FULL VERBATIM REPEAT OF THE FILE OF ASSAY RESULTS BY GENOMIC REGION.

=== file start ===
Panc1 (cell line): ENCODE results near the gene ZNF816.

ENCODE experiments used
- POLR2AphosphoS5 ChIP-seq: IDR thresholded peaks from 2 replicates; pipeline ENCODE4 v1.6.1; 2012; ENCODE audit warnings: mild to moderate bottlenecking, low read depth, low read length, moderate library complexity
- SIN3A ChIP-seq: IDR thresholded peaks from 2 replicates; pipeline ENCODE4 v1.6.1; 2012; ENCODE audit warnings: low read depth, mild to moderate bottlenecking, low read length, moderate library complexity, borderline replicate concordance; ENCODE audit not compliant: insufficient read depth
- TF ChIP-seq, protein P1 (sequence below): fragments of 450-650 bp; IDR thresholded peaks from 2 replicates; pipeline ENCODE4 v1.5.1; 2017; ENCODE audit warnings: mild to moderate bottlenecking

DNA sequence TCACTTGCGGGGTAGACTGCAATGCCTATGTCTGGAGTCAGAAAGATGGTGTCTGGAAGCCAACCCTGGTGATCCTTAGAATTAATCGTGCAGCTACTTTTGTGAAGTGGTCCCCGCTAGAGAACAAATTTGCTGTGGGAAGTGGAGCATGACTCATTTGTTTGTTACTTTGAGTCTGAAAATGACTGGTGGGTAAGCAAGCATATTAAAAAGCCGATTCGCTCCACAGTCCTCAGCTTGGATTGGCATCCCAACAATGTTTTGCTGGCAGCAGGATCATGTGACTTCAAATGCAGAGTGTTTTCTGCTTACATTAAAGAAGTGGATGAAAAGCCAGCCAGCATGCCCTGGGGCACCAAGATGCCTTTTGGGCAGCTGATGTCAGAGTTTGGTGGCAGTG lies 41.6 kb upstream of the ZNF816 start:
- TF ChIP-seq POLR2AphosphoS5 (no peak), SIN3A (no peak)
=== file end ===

Panc1 (cell line): ENCODE results near the gene ZNF816.

ENCODE experiments used
- POLR2AphosphoS5 ChIP-seq: IDR thresholded peaks from 2 replicates; pipeline ENCODE4 v1.6.1; 2012; ENCODE audit warnings: mild to moderate bottlenecking, low read depth, low read length, moderate library complexity
- SIN3A ChIP-seq: IDR thresholded peaks from 2 replicates; pipeline ENCODE4 v1.6.1; 2012; ENCODE audit warnings: low read depth, mild to moderate bottlenecking, low read length, moderate library complexity, borderline replicate concordance; ENCODE audit not compliant: insufficient read depth
- TF ChIP-seq, protein P1 (sequence below): fragments of 450-650 bp; IDR thresholded peaks from 2 replicates; pipeline ENCODE4 v1.5.1; 2017; ENCODE audit warnings: mild to moderate bottlenecking

DNA sequence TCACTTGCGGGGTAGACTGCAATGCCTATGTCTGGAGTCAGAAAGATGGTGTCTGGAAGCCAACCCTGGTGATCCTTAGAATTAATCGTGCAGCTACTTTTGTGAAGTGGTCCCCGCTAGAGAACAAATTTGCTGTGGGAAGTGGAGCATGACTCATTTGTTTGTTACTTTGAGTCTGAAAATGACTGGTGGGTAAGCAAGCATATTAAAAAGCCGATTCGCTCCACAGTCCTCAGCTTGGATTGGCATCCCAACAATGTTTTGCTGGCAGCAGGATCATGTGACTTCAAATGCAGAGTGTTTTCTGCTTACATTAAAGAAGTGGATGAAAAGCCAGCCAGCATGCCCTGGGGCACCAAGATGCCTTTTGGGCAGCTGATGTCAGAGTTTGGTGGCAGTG lies 41.6 kb upstream of the ZNF816 start:
- TF ChIP-seq POLR2AphosphoS5 (no peak), SIN3A (no peak)